The implementation shall behave as if no library function calls the mblen function.

Returns

If s is a null pointer, the mblen function returns a nonzero or zero value, if multibyte character encodings, respectively, do or do not have state-dependent encodings. If s is not a null pointer, the mblen function either returns 0 (if s points to the null character), or returns the number of bytes that are contained in the multibyte character (if the next n or fewer bytes form a valid multibyte character), or returns -1 (if they do not form a valid multibyte character).

Forward references: the mbtowc function (The mbtowc function).

37.7.2. The mbtowc function

Synopsis

#include <stdlib.h>
int mbtowc(wchar_t * restrict pwc, const char * restrict s, size_t n);

Description

If s is not a null pointer, the mbtowc function inspects at most n bytes beginning with the byte pointed to by s to determine the number of bytes needed to complete the next multibyte character (including any shift sequences). If the function determines that the next multibyte character is complete and valid, it determines the value of the corresponding wide character and then, if pwc is not a null pointer, stores that value in the object pointed to by pwc. If the corresponding wide character is the null wide character, the function is left in the initial conversion state.

The implementation shall behave as if no library function calls the mbtowc function.

Returns

If s is a null pointer, the mbtowc function returns a nonzero or zero value, if multibyte character encodings, respectively, do or do not have state-dependent encodings. If s is not a null pointer, the mbtowc function either returns 0 (if s points to the null character), or returns the number of bytes that are contained in the converted multibyte character (if the next n or fewer bytes form a valid multibyte character), or returns -1 (if they do not form a valid multibyte character).

In no case will the value returned be greater than n or the value of the MB_CUR_MAX macro.

37.7.3. The wctomb function

Synopsis

#include <stdlib.h>
int wctomb(char *s, wchar_t wc);

Description

The wctomb function determines the number of bytes needed to represent the multibyte character corresponding to the wide character given by wc (including any shift sequences), and stores the multibyte character representation in the array whose first element is pointed to by s (if s is not a null pointer). At most MB_CUR_MAX characters are stored. If wc is a null wide character, a null byte is stored, preceded by any shift sequence needed to restore the initial shift state, and the function is left in the initial conversion state.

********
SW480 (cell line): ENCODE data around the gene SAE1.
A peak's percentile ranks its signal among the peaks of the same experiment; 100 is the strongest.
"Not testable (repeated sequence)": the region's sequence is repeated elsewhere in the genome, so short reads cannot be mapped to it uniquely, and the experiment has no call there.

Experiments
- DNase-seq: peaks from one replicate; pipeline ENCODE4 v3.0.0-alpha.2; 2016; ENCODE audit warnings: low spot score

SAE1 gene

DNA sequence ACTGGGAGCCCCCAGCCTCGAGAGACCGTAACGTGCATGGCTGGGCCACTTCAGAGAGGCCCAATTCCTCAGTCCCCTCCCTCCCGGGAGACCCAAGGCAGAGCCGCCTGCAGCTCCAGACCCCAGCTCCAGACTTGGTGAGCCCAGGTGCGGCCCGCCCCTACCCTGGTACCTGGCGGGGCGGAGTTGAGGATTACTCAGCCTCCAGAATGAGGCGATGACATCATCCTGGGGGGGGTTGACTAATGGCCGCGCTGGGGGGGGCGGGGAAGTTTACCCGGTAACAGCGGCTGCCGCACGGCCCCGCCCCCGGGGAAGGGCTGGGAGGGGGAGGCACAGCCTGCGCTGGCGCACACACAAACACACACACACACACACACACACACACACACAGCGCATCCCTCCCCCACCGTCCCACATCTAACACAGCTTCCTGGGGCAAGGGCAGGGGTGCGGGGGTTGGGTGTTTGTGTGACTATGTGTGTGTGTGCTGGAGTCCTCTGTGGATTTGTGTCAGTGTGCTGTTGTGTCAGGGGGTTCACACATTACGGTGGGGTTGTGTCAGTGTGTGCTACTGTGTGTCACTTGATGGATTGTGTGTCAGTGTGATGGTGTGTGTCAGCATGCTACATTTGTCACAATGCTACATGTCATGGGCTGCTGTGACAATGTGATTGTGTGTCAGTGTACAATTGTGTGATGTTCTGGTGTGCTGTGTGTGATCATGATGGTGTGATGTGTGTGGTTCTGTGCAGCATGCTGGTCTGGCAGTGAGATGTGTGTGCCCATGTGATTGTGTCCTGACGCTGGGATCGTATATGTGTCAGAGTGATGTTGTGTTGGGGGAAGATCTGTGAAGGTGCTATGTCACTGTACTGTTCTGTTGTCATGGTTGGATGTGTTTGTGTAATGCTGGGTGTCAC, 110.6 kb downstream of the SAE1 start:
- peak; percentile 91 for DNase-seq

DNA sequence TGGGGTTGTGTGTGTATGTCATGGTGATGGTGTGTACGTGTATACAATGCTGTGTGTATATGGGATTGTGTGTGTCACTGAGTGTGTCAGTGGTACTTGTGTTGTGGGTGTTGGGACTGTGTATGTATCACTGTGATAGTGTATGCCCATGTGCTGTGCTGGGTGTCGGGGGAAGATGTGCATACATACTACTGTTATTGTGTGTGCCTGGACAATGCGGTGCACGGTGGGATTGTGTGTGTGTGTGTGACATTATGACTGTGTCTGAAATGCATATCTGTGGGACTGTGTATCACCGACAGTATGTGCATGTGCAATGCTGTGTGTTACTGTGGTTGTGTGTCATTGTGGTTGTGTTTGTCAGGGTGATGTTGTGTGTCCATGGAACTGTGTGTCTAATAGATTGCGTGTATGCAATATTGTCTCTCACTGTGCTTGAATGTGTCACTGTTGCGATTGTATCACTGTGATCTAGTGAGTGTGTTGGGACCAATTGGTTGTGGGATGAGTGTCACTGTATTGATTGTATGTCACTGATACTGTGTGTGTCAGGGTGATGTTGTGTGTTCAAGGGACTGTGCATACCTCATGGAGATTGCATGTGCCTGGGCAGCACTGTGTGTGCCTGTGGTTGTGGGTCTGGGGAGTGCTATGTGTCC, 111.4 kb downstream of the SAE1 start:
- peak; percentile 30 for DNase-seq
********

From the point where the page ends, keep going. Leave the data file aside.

The implementation shall behave as if no library function calls the wctomb function.

Returns

If s is a null pointer, the wctomb function returns a nonzero or zero value, if multibyte character encodings, respectively, do or do not have state-dependent encodings. If s is not a null pointer, the wctomb function returns -1 if the value of wc does not correspond to a valid multibyte character, or returns the number of bytes that are contained in the multibyte character corresponding to the value of wc.

In no case will the value returned be greater than the value of the MB_CUR_MAX macro.

37.8. Multibyte/wide string conversion functions

The behavior of the multibyte string functions is affected by the LC_CTYPE category of the current locale.

37.8.1. The mbstowcs function

Synopsis

#include <stdlib.h>
size_t mbstowcs(wchar_t * restrict pwcs, const char * restrict s, size_t n);

Description

The mbstowcs function converts a sequence of multibyte characters that begins in the initial shift state from the array pointed to by s into a sequence of corresponding wide characters and stores not more than n wide characters into the array pointed to by pwcs. No multibyte characters that follow a null character (which is converted into a null wide character) will be examined or converted. Each multibyte character is converted as if by a call to the mbtowc function, except that the conversion state of the mbtowc function is not affected.

No more than n elements will be modified in the array pointed to by pwcs. If copying takes place between objects that overlap, the behavior is undefined.

Returns

If an invalid multibyte character is encountered, the mbstowcs function returns (size_t)(-1). Otherwise, the mbstowcs function returns the number of array elements modified, not including a terminating null wide character, if any. [10]

37.8.2. The wcstombs function

Synopsis

#include <stdlib.h>
size_t wcstombs(char * restrict s, const wchar_t * restrict pwcs, size_t n);

Description

The wcstombs function converts a sequence of wide characters from the array pointed to by pwcs into a sequence of corresponding multibyte characters that begins in the initial shift state, and stores these multibyte characters into the array pointed to by s, stopping if a multibyte character would exceed the limit of n total bytes or if a null character is stored. Each wide character is converted as if by a call to the wctomb function, except that the conversion state of the wctomb function is not affected.

No more than n bytes will be modified in the array pointed to by s. If copying takes place between objects that overlap, the behavior is undefined.

Returns

If a wide character is encountered that does not correspond to a valid multibyte character, the wcstombs function returns (size_t)(-1). Otherwise, the wcstombs function returns the number of bytes modified, not including a terminating null character, if any. [10]

[10]The array will not be null-terminated if the value returned is n.